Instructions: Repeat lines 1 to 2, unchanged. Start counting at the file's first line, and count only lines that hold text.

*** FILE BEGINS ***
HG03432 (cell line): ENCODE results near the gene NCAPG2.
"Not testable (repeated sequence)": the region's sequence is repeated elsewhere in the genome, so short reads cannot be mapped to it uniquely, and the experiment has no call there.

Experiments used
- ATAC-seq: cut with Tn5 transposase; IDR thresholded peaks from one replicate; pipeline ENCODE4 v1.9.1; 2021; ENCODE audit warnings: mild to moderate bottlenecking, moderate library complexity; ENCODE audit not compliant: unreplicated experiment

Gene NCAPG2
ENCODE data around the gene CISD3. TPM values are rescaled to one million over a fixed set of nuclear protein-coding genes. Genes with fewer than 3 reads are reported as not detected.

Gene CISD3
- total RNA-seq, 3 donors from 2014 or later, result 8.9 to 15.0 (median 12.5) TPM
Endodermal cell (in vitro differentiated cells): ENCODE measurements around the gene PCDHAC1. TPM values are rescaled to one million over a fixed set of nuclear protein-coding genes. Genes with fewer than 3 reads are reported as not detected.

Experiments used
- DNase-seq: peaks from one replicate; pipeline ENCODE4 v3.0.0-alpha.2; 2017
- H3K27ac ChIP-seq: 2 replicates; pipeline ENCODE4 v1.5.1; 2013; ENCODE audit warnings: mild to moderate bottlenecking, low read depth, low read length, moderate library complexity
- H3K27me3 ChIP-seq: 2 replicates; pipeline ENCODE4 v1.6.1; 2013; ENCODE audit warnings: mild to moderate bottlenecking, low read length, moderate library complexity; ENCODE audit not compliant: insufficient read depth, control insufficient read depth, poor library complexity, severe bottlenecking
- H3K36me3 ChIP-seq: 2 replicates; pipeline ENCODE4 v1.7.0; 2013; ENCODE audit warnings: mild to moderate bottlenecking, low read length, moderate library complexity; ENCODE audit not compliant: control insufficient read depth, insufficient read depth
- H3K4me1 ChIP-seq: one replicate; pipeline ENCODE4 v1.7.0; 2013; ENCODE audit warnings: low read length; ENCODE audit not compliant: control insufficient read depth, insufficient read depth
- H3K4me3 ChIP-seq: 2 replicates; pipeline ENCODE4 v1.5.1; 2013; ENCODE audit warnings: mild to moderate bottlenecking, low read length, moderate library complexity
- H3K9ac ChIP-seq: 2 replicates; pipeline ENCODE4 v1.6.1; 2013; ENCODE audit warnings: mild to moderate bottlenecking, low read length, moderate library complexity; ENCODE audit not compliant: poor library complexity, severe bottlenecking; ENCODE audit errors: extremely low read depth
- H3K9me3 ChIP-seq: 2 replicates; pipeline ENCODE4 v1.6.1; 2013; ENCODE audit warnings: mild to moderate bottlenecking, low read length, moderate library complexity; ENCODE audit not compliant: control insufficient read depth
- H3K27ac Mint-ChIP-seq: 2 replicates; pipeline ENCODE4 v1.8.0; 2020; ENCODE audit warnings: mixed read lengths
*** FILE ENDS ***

HG03432 (cell line): ENCODE results near the gene NCAPG2.
"Not testable (repeated sequence)": the region's sequence is repeated elsewhere in the genome, so short reads cannot be mapped to it uniquely, and the experiment has no call there.